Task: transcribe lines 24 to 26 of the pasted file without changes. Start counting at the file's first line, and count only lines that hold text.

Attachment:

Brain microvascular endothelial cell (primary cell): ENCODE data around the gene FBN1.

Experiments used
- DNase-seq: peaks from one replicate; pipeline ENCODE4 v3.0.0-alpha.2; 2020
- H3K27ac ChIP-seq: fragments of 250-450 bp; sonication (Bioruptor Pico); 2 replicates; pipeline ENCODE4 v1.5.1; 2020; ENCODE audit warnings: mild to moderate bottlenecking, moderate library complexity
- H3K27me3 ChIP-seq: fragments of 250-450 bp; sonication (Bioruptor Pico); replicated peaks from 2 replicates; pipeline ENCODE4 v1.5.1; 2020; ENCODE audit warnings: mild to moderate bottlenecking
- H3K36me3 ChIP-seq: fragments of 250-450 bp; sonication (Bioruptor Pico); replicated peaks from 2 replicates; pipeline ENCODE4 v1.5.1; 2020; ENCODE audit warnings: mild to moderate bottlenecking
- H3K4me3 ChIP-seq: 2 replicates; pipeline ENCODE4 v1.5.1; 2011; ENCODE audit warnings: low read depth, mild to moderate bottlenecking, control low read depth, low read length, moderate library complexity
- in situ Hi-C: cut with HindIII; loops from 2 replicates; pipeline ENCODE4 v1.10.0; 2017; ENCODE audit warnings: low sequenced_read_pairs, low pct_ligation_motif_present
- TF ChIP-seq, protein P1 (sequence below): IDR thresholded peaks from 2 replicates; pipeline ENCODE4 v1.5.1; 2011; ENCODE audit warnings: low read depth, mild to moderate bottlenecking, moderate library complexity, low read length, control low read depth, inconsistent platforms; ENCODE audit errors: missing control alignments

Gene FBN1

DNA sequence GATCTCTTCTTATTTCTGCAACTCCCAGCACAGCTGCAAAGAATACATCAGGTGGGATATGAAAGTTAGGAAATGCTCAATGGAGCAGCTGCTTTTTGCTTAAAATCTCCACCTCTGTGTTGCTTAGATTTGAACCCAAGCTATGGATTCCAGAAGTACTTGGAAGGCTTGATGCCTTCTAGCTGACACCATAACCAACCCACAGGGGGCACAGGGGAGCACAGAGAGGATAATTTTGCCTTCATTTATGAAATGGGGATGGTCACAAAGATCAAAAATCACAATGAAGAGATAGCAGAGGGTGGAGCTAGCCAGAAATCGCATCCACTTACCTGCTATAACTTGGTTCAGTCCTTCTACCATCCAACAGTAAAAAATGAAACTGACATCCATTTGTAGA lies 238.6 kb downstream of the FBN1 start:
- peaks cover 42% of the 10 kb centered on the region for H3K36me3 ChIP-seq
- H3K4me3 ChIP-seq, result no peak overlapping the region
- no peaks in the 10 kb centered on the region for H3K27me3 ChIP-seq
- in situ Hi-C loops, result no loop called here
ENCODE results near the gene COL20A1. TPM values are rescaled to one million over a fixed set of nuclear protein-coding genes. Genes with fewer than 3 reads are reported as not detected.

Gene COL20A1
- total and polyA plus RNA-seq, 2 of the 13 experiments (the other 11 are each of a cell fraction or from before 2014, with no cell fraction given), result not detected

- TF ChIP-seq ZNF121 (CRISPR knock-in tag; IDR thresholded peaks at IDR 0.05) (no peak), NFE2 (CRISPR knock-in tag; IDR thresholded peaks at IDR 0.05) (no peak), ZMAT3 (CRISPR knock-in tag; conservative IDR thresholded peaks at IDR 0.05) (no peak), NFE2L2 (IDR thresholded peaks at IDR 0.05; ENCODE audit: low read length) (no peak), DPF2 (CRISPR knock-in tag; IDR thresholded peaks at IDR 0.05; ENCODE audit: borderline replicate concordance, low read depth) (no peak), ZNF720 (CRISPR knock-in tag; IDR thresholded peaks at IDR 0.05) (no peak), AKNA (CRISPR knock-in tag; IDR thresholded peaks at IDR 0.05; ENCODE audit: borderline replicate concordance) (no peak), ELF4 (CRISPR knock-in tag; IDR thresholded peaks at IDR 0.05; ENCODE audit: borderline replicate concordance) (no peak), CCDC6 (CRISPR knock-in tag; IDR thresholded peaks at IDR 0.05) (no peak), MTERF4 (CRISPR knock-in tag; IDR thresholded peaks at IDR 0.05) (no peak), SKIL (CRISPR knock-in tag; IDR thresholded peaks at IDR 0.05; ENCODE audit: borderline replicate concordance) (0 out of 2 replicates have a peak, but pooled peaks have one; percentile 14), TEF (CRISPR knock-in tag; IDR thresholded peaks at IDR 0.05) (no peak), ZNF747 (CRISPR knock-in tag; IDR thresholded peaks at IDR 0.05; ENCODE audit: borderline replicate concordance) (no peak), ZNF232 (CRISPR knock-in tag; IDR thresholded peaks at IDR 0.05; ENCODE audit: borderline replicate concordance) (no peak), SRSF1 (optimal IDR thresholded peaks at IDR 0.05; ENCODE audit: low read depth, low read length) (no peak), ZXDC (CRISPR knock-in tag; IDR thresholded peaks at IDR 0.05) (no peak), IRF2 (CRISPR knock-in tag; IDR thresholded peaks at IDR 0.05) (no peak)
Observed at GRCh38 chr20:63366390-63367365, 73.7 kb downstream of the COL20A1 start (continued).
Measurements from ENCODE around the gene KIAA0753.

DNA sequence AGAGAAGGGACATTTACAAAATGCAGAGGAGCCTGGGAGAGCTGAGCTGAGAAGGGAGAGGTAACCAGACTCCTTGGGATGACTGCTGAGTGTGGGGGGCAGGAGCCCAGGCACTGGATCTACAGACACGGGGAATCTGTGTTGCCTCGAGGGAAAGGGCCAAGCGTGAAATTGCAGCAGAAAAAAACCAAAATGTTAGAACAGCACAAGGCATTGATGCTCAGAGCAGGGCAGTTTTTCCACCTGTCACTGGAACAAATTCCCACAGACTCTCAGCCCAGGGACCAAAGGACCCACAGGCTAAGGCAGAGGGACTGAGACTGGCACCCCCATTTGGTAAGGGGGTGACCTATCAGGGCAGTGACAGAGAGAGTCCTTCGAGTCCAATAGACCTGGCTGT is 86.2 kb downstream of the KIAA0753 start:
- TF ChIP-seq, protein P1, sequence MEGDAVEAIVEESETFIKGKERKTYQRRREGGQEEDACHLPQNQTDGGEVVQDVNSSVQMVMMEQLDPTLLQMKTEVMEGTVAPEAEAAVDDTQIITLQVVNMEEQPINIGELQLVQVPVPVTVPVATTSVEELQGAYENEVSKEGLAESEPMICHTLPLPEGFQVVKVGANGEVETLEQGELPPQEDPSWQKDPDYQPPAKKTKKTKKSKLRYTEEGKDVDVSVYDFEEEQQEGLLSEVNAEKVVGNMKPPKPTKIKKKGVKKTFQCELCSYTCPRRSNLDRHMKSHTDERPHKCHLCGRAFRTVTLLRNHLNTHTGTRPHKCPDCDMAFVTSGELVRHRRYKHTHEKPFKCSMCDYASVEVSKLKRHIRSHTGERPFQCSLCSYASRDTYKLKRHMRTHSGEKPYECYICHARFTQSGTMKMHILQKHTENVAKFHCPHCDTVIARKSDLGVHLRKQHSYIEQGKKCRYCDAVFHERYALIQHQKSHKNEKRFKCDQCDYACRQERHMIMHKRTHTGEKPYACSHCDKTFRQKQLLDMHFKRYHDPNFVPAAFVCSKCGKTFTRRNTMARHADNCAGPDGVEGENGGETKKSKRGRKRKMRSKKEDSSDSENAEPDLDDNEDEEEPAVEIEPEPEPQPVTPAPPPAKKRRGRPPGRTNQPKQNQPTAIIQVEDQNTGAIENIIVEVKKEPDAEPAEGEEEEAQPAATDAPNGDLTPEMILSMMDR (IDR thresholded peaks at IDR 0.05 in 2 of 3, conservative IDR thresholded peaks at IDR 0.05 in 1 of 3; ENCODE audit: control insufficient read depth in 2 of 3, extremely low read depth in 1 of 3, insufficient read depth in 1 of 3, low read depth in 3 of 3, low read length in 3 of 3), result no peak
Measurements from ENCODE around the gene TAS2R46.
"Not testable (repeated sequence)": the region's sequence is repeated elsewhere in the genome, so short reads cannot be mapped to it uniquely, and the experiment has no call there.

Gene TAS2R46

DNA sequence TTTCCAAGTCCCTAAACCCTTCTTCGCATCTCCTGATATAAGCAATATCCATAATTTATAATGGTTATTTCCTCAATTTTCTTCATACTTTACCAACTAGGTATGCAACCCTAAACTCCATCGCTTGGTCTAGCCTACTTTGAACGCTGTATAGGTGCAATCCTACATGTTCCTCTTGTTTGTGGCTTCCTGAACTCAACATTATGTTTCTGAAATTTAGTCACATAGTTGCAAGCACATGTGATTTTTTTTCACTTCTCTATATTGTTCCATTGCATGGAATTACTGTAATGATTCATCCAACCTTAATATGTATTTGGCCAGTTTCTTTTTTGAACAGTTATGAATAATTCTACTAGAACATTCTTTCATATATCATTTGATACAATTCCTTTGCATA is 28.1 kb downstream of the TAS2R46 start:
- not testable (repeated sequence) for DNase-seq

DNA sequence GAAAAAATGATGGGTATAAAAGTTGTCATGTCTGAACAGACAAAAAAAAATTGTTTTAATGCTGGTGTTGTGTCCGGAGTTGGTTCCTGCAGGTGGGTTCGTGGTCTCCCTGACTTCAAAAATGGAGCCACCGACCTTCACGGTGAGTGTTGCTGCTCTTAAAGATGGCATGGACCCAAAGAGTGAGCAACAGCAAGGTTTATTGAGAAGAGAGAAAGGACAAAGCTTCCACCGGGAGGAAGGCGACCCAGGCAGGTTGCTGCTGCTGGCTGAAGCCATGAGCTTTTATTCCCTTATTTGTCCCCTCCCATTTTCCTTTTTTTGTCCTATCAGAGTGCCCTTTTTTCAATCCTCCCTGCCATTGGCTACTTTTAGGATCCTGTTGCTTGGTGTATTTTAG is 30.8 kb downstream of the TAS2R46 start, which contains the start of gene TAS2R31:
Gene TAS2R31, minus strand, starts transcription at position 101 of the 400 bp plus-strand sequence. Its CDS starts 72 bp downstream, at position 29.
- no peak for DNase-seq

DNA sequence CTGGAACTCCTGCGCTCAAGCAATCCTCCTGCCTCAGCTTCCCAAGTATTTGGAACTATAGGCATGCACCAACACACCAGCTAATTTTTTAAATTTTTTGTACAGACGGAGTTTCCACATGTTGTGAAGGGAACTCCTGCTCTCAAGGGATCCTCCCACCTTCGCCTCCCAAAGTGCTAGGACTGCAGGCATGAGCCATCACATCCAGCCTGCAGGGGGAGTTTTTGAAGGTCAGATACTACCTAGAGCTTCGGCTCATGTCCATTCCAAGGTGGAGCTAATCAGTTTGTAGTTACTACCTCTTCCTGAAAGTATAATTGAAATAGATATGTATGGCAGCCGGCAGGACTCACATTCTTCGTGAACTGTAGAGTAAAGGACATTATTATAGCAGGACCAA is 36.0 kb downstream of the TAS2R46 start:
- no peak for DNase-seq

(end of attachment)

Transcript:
Measurements from ENCODE around the gene TAS2R46.
"Not testable (repeated sequence)": the region's sequence is repeated elsewhere in the genome, so short reads cannot be mapped to it uniquely, and the experiment has no call there.

Gene TAS2R46